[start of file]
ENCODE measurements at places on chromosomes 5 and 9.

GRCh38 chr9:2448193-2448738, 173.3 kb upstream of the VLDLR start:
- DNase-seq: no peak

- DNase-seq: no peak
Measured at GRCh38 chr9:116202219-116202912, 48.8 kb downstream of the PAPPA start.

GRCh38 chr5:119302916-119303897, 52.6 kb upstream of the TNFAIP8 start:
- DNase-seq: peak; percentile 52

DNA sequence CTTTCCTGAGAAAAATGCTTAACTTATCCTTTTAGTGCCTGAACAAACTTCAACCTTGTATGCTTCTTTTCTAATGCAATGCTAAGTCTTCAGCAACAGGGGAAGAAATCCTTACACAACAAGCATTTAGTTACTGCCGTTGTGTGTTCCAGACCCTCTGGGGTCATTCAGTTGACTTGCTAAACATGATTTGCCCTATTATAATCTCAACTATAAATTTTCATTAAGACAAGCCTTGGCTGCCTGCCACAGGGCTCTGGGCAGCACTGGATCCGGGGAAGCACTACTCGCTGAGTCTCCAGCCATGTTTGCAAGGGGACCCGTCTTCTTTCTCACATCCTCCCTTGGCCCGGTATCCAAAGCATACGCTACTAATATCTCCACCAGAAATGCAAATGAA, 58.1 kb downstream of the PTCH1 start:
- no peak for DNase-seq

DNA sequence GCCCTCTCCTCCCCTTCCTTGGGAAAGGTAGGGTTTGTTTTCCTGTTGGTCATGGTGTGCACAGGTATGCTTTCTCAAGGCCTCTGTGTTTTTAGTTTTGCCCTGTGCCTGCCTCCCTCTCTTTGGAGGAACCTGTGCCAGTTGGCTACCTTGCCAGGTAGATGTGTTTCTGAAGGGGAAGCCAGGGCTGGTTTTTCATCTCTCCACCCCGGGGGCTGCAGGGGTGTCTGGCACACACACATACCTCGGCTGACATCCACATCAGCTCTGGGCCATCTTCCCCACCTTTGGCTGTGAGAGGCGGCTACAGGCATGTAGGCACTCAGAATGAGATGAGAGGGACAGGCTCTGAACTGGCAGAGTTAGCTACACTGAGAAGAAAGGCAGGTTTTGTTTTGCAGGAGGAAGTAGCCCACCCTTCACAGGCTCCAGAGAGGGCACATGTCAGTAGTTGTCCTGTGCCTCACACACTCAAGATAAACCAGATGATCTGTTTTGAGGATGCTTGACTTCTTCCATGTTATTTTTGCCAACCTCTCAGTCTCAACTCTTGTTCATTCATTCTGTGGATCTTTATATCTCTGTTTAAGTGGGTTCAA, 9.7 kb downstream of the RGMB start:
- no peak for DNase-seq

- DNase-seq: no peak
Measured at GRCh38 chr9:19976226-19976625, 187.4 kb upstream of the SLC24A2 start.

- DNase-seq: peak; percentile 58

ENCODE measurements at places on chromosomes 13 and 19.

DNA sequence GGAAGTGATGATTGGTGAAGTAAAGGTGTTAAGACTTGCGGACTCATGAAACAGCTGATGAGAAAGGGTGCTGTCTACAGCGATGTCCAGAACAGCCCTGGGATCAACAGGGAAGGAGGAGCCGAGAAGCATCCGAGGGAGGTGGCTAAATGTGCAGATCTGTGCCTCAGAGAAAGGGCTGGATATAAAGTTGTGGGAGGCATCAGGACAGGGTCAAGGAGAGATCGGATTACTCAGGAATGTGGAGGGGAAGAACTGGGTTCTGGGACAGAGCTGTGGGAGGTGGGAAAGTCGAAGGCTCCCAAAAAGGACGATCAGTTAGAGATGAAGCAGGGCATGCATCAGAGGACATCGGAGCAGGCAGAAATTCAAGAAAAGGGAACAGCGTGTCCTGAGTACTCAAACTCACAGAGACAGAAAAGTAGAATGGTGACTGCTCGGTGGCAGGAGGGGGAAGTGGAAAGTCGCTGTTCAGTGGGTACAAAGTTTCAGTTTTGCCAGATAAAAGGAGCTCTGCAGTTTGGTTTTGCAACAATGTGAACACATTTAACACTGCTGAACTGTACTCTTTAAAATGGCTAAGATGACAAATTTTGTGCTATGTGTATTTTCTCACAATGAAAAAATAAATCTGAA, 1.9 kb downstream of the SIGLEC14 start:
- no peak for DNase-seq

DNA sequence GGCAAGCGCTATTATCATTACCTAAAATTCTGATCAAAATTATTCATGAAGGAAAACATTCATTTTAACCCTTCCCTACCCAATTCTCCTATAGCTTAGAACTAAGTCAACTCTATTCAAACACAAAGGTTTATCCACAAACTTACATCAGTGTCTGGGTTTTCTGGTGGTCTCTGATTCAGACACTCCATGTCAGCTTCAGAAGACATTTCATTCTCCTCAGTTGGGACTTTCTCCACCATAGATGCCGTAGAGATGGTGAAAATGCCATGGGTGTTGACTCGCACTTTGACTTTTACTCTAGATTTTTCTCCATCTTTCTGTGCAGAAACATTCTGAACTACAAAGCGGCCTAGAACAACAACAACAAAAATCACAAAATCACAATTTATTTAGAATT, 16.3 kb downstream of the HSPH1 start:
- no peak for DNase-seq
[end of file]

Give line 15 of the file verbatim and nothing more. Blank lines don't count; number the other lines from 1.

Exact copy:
ENCODE measurements at places on chromosomes 13 and 19.